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Suzuki Swift review

Suzuki Swift review

We take our first drive in the all-new 2024 Suzuki Swift small hatchback…

The Suzuki Swift is one of the world’s great automotive survivors. More than nine million have been sold in 40 years and the popular supermini is now into its fourth generation.

Even though SUVs of all sizes are dominating vehicle sales, Suzuki still thinks there’s a place for the five-door Swift.

In fact, as stalwarts such as the Ford Fiesta, Nissan Micra and Kia Rio disappear from the sector, there may even be an opportunity. After all, what are long-time Fiesta owners going to buy next time round – especially if they aren’t ready to go electric?

Suzuki Swift review

As ever, Suzuki’s answer is to offer a reasonably-priced, practical car that drives well and does what it says on the tin.

Starting at £18,699, the next-gen Swift doesn’t look unlike its predecessor at first sight.

Get a little closer and you’ll see that it’s bolder with a swathe of subtle design tweaks. It’s also fractionally longer and higher.

Evolutionary styling highlights include a sharp shoulder line that runs along the side of the car, L-shaped signature LED headlights, a piano black grille and sporty rear roof spoiler.

Suzuki Swift review

The back door handles are now conventionally mounted, instead of on the C-pillar, while the distinctive clamshell bonnet is shallower than before.

The new look works well and gives the Swift a more muscular stance. What’s more, it’s available in eight paint colours and four dual-tone colours, which utilises the car’s “floating roof”.

Inside, the cabin represents a big step-up for the Swift in terms of design and technology – two areas where the outgoing car was starting to show its age.

The centrepiece is the 9.0-inch infotainment touchscreen display with shortcuts below and wireless Apple CarPlay/Android Auto connectivity, complemented by a redesigned dashboard. It’s not cutting edge, but miles better than before.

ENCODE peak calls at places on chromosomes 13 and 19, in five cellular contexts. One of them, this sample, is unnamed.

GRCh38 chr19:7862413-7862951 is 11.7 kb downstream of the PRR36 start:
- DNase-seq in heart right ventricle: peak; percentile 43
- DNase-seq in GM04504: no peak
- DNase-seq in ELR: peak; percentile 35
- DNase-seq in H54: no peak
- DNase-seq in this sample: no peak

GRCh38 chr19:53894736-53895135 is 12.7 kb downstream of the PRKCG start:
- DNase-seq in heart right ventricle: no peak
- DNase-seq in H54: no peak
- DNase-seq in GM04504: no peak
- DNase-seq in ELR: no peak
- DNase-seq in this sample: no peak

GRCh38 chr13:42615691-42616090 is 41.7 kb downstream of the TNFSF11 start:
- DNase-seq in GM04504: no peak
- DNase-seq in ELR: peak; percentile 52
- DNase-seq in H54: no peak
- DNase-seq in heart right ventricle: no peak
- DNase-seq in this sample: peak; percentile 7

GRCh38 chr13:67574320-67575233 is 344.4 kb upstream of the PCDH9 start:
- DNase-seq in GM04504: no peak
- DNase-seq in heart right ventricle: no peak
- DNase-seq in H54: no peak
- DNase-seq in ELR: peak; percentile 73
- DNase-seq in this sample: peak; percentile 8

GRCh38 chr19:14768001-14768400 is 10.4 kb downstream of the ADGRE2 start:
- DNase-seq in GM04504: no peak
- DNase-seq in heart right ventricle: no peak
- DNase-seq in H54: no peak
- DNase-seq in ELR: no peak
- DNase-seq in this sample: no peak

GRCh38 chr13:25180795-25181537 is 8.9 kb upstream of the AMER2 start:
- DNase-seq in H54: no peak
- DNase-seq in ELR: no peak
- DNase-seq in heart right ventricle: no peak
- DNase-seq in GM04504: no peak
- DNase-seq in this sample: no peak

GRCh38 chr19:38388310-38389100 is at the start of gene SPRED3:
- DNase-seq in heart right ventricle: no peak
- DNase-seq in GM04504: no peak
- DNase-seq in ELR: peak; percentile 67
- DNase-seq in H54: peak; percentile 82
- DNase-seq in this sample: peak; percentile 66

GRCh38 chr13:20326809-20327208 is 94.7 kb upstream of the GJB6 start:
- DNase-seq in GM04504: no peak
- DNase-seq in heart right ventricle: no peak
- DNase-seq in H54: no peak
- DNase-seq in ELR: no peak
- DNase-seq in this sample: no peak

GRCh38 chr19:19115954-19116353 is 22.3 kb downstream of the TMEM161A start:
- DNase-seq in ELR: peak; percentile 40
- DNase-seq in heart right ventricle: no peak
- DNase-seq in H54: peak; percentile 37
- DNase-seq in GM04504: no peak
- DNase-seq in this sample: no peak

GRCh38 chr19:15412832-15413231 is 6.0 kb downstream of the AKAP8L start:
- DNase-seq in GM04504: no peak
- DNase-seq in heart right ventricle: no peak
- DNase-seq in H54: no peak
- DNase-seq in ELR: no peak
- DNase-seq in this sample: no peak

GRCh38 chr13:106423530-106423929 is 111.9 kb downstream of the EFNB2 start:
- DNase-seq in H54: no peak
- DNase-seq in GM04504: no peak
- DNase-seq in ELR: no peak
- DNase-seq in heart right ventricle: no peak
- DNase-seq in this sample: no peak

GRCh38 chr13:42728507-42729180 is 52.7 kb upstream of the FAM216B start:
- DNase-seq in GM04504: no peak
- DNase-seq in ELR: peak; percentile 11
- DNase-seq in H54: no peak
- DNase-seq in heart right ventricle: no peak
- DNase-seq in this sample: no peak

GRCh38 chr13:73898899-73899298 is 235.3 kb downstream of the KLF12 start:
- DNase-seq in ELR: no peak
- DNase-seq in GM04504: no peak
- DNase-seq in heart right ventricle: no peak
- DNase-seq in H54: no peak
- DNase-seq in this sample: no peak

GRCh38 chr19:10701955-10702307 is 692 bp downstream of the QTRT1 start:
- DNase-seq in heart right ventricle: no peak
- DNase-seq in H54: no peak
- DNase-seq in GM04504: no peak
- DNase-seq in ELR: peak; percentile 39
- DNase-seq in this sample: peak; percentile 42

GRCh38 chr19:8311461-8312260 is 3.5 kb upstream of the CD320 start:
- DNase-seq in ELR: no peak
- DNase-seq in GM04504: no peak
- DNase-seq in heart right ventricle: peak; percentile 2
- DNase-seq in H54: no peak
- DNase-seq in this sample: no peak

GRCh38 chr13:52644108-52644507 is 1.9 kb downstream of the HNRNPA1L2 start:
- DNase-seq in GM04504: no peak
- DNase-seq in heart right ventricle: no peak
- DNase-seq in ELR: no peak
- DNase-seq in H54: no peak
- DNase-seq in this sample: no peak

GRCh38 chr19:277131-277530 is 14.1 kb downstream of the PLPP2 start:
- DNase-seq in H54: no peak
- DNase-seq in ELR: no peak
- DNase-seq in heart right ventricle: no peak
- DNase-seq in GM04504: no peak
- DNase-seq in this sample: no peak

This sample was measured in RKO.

Suzuki Swift review

Thankfully, Suzuki has also stuck with physical switches and buttons for the climate control and other necessities such as heated seats.

Sadly, one feature remains, and that’s the mass of scratchy black surfaces in the cabin.

There are just two trim levels – Motion and Ultra – and the impressive standard equipment list includes adaptive cruise control, sat nav, keyless entry and start, rear parking sensors, a rear camera, lane departure warning, rear-cross traffic alert and blind spot monitoring.

For launch, there is just one petrol engine available – a three-cylinder 1.2-litre mild hybrid (12V) producing 81bhp.

Suzuki Swift review

It’s about as powerful as the unit in the old car, but it’s now 8% more fuel efficient and produces less CO2 (as low as 99g/km).

On the road, it’s clear that the latest Swift is all about economy. It feels less peppy (0-62mph in 12.5 seconds) than the previous generation 1.0-litre petrol turbo and the manual gearbox has to be worked fairly hard to extract any meaningful performance.

That said, even though it only a five-speed, you don’t find yourself reaching for sixth because the ratios are well judged.

For the record, an automatic transmission will also be offered, along with a 4×4 option.

Suzuki Swift review

The new Swift rides well. It’s not the most sophisticated system out there, but does the job, while body lean is nicely controlled. There’s even some fun to be had.

And because it’s such a lightweight car, it feels nimble and responsive.

Overall, the cabin is more refined than its predecessor and the engine only makes itself known under heavy acceleration.

Economy of around 50mpg is easily achievable in mixed driving, so the claimed 64.2mpg could well be a possibility on a long run.

Suzuki Swift review

Inside, there’s just enough room for adults front and rear, while the boot is a respectable 265 litres (589 litres with the backs seats flat) and there are plenty of small storage spaces dotted around the cabin.

My only slight gripe is that the driving position is on the high side for my liking, but you do soon get used to it.

So, the all-new Suzuki Swift is better than ever, which is just as well because its rivals in the small hatchback sector include the big-selling Vauxhall Corsa, Volkswagen Polo, Dacia Sandero and Skoda Fabia.

And if all that isn’t enough, there’s now another good reason to choose a Swift.

Suzuki Swift review

Customer service has always been a Suzuki strength. Now there’s extra peace of mind too, courtesy of the new extended warranty plan.

On top of the basic three-year/60,000 miles warranty, this is now extended to seven years/100,000 miles (whichever comes first), as long as scheduled services are booked within the Suzuki dealer network.

Verdict: The all-new Suzuki Swift is a real step-up from its predecessor and well worth a test drive. Honest, competitively priced, stylish, comfortable, easy to drive and economical, it now also offers more peace of mind.

Suzuki Cars UK

About Gareth Herincx

Gareth is a versatile journalist, copywriter and digital editor who's worked across the media in newspapers, magazines, TV, teletext, radio and online. After long stints at the BBC, GMTV and ITV, he now specialises in motoring.

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